One of the myths I hear frequently about cork taint is that the cork is not necessarily the most likely culprit. While true, in theory, that cork taint can come from other sources, in practice this is rarely the case in my experience. I will provide data-driven examples.
What is TCA and where is it found?
Cork taint is most commonly caused by trichloroanisole, TCA, although there are a host of other musty aroma compounds. It makes wine smell and taste to greater and lesser degrees like a moldy basement. Cork taint also mutes aromas and flavors. (Read everything you ever wanted to know about cork taint.)
In the winery, TCA can potentially be found in a number of places. It can come from natural cork closures. It can come from contaminated barrels. If proper precautions aren’t used, it can be found in drains. One can routinely see it in carboard boxes and paper shippers. It can also potentially be found in certain equipment used to transfer or filter wine. The wood of a winery itself could even be contaminated. (NB: This is not to say that all of these sources of contamination might affect the wines themselves.)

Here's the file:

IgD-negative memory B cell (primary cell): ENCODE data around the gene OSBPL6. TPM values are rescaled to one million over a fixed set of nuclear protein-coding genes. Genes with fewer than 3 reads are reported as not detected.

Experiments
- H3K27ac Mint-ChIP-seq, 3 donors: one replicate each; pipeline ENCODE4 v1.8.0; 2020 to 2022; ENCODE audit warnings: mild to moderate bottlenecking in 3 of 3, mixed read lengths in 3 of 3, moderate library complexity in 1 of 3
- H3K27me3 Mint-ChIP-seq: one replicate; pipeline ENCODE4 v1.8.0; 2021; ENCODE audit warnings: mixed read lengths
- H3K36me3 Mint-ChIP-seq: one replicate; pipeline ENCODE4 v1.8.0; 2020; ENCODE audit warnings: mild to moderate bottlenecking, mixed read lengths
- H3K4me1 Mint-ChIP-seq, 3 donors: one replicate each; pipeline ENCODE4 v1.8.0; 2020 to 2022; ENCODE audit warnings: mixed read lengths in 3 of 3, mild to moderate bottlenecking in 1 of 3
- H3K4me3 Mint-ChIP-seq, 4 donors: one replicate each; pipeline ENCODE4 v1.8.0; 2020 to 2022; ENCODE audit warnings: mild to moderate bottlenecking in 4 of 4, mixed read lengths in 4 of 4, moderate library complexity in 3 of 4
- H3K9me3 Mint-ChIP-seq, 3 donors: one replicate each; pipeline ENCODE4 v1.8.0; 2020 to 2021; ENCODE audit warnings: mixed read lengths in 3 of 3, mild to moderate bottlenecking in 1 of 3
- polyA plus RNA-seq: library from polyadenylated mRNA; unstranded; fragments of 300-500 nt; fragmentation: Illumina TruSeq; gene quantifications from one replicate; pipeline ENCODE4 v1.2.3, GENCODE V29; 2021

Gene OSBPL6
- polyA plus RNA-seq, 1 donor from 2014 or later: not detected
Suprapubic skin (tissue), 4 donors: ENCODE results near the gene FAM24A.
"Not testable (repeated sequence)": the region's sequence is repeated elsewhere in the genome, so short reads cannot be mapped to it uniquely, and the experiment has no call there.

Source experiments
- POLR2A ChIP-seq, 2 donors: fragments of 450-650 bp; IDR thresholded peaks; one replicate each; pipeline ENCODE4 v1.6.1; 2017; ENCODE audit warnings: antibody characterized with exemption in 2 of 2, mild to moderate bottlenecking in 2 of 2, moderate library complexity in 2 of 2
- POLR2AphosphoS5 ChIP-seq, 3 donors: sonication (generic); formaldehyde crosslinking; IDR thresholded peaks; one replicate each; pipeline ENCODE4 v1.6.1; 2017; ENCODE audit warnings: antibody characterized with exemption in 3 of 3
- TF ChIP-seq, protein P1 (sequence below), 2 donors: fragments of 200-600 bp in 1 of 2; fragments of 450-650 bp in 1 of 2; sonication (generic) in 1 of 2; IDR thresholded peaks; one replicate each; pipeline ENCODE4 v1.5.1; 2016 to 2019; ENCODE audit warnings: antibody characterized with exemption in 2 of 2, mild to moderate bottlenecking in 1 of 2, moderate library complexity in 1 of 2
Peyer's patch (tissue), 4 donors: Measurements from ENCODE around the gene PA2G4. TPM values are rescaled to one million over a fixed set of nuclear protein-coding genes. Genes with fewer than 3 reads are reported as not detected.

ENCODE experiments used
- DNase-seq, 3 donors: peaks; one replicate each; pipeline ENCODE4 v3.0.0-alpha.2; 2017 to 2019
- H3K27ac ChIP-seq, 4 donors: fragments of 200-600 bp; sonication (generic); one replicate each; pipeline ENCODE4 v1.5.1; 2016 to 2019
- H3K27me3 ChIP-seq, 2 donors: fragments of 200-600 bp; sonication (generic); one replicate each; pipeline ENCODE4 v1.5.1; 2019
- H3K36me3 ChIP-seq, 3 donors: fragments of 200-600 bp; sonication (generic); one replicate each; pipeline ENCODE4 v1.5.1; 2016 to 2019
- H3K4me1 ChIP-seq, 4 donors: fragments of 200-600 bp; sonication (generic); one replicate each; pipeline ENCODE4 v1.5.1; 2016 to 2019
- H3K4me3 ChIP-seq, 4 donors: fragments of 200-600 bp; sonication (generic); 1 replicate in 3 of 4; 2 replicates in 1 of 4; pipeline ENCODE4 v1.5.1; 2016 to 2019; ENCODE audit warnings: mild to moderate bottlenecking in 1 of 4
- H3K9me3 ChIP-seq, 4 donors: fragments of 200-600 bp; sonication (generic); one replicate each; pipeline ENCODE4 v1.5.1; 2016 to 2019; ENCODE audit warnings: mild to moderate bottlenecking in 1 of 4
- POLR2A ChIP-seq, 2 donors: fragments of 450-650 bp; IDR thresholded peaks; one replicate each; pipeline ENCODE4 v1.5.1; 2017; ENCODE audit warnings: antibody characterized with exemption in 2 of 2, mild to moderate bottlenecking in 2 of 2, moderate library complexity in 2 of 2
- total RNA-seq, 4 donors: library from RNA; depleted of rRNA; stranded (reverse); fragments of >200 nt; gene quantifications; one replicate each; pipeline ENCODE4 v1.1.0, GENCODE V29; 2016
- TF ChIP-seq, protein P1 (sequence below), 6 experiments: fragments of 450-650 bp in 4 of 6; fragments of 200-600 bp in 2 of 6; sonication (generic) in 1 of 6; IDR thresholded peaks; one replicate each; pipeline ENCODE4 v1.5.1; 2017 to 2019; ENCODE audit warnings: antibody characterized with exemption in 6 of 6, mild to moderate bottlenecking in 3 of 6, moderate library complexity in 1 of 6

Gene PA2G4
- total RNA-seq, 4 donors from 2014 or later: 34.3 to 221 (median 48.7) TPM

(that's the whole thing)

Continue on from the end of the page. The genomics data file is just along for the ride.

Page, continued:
Looking for cork taint from non-cork sources
How many of those possibilities are actually leading to cork tainted wines that make their way out into consumers’ hands? To answer that question, I looked at data from tasting wines for review from 2015 to 2021. (2022 data are not available due to a hard drive failure.) This included approximately 10,000 wines, the majority of which were closed by natural cork, though a significant percentage were closed by screwcap and other guaranteed TCA-free closures.
When wineries submit for review, they typically send two bottles of each wine. They do this in case the first bottle is corked tainted, or there is some other issue.